IEC: Wind power at the forefront of renewables field and growing in importance
Wind power is currently the most cost-effective new renewable energy source and has expanded considerably in the last few decades. TC (Technical Committee) 88: Wind turbines, has made this expansion possible by providing manufacturers and installers with International Standards which ensure that wind turbine installations are designed to time-tested requirements and evaluated according to proven procedures.
10 December 2012
In its World Energy Outlook 2012, the IEA (International Energy Agency) forecasts that renewables could "become the world's second-largest source of power generation by 2015".
Governments throughout the world are trying to increase the share of renewables in their electricity generation portfolio both as a precaution against fluctuating prices for fossil fuels and for environmental reasons. IEC International Standards for the wind turbine industry ensure that wind systems and installations meet the latest technical requirements. For installers, utilities and other users, they guarantee that the equipment they acquire and install is as safe, reliable and efficient as possible. They also ensure that the wind turbine industry will continue to prosper and make an ever larger contribution to electricity generation.
Renewables gradually displacing fossil fuels
In its World Energy Outlook 2012, the IEA (International Energy Agency) forecasts that renewables could "become the world's second-largest source of power generation by 2015 (…) and, by 2035, approach coal as the primary source of global electricity". The IEA places wind as the leading renewable source in a variety of scenarios.
Wind power has been used for centuries to propel ships or drive mills to grind grain or pump water. The conversion of wind energy into electrical energy (on a very limited scale initially) is relatively recent, dating back to the late 19th century. As the global quest for cleaner and sustainable sources of energy gathers pace, wind power is seen as offering great potential for growth in the renewable energies' domain.
Between 2001 and 2011 wind power expanded 10-fold, at a CAGR (Compound Annual Growth Rate) of more than 25,5%, to reach 238 GW at the end of 2011. Extensive work by IEC TC 88 experts has underpinned that growth.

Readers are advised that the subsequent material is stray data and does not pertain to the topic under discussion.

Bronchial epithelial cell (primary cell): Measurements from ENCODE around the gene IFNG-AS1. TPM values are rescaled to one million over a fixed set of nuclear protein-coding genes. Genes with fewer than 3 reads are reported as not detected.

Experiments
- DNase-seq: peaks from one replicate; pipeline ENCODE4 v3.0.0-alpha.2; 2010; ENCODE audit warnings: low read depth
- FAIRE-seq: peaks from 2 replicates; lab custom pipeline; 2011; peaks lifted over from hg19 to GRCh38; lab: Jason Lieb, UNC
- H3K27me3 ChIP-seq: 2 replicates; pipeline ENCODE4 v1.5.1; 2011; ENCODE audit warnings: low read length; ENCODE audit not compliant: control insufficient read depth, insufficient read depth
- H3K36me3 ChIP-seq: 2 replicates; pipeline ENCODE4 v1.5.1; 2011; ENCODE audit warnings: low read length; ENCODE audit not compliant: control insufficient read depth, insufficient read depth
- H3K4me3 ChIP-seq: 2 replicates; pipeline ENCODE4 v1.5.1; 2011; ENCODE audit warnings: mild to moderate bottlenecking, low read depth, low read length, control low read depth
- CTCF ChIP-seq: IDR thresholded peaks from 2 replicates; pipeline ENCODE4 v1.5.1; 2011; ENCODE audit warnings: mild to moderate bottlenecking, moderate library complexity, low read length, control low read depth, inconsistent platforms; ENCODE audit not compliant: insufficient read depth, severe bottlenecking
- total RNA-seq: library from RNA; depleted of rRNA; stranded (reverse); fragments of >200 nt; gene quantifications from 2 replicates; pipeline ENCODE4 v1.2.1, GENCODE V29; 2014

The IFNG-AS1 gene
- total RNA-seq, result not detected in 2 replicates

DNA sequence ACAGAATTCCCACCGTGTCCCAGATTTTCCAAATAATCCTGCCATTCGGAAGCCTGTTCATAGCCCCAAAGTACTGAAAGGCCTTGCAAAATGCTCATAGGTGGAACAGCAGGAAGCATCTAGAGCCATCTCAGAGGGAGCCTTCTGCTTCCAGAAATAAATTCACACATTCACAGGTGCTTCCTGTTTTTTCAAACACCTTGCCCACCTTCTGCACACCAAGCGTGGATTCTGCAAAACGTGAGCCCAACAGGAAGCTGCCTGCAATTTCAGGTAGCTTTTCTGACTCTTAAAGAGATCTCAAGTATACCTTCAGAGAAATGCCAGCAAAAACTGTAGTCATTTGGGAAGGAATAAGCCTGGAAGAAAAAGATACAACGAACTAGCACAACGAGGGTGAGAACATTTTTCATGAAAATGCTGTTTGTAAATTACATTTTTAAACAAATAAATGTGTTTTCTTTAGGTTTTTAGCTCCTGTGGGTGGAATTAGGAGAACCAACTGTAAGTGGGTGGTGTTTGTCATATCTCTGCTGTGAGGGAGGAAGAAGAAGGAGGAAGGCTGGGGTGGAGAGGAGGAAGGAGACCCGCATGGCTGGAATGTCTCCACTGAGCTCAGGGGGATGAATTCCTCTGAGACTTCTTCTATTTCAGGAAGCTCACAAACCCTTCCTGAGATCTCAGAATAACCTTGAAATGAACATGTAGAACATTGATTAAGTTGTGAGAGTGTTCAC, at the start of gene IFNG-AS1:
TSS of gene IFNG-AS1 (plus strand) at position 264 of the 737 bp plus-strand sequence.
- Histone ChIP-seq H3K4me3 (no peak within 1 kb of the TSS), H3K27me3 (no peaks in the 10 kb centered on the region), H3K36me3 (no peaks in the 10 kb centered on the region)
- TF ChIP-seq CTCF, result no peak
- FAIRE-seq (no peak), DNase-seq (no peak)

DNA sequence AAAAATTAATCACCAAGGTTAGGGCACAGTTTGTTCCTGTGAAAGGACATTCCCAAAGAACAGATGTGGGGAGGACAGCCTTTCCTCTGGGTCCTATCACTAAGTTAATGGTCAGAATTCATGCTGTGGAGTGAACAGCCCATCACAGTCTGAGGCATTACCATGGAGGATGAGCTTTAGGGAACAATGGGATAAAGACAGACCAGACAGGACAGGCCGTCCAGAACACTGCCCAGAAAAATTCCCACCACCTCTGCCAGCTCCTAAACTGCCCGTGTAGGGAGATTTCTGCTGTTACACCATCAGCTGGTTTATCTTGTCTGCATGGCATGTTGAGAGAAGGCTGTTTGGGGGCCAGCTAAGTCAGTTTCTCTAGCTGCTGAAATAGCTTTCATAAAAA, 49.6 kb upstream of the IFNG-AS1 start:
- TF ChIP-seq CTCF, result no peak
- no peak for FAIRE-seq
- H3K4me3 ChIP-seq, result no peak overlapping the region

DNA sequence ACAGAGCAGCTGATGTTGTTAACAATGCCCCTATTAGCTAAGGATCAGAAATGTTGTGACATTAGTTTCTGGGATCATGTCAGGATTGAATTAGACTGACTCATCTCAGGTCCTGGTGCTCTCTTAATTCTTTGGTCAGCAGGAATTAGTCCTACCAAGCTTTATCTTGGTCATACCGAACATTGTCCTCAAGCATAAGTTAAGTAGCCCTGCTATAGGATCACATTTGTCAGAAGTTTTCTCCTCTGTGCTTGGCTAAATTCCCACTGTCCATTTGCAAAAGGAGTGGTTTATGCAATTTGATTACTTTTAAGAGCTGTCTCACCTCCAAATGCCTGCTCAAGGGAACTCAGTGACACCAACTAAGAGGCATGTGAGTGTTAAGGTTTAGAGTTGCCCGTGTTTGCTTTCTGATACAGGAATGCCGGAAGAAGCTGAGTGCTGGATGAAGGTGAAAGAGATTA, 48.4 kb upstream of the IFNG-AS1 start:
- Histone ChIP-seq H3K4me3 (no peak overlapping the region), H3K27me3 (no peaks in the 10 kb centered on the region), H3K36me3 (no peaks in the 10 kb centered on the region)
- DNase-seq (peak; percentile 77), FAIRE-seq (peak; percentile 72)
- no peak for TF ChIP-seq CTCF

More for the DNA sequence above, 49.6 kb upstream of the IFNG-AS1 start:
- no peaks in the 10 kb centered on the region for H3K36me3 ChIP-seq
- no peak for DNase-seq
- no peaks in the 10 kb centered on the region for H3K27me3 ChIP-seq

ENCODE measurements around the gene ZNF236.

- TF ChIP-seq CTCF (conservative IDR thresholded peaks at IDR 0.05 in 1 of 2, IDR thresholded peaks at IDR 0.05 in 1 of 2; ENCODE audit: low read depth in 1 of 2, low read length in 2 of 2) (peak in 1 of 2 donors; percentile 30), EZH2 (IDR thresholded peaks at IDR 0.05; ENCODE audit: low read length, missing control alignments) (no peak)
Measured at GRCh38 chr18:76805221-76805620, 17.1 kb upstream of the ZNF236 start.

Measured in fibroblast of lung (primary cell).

TC 88 was created in 1987, quite a few years before wind power became a major source of electrical energy at the global level.
Its scope, last formulated in 2002, is to prepare International Standards for wind turbines that "address design requirements, engineering integrity, measurement techniques and test procedures. Their purpose is to provide a basis for design, quality assurance and certification. The standards are concerned with all subsystems of wind turbines, such as mechanical and internal electrical systems, support structures and control and protection systems".
TC 88 International Standards have made it possible to manufacture better wind turbines and to extend the scope of their installation to encompass diverse and more challenging environments. The TC is preparing up-to-date International Standards, exploring new applications and making improvements to existing systems.
Experts from 38 countries take part in the TC's work which is constantly expanding to include all elements of wind turbine installation. The multiplicity and complexity of this task has led to a TC structure that includes two WGs (Working Groups), five PTs (project teams), nine MTs (maintenance teams), two JWGs (Joint Working Groups) and an ad hoc Group on terminology.
WG 3 is tasked with developing an International Standard on the design requirements for offshore wind turbines. These have specifications that differ from those of their onshore equivalents and wave loading represents an additional category that is required. WG 27 will define standard dynamic electrical simulation models for wind turbines and wind farms. The models will be used in power system and grid stability analyses.
PTs prepare International Standards for wind turbine installations and aspects that are not yet covered by their own specific standards. These include, among others, design requirements for floating offshore wind turbines, which present particular constraints, for rotor blades and for wind turbine towers and foundations. The MTs are tasked with updating existing International
Standards and projects
JWG 1 brings together experts from IEC TC 88 and from ISO (International Organization for Standardization) TC 60: Gears. They have prepared IEC 61400-4: Design requirements for wind turbine gearboxes, which is to be published shortly. Experts from IEC TC 88 and TC 57: Power systems management and associated information exchange, work together within JWG 25 to "develop standards for monitoring and control systems and associated information exchange for wind power plants".
Ever more wind on the horizon
The prospects for wind power are very positive: the IEA forecasts that installed onshore and offshore capacity will increase from 238 GW in 2011 to nearly 1 100 GW in 2035, with onshore capacity making up 84% of the total (against 98% in 2011). This expansion will require additional International Standards to cover new areas as well as an update of existing ones to support technical developments in the sector.
As of early November 2012, TC 88 had issued 18 publications, 14 International Standards and 4 Technical Specifications in the IEC 61400 series.
IEC International Standards for the wind turbine industry ensure that wind systems and installations meet the latest technical requirements. For installers, utilities and other users, they guarantee that the equipment they acquire and install is as safe, reliable and efficient as possible. They also ensure that the wind turbine industry will continue to prosper and make an ever larger contribution to electricity generation.
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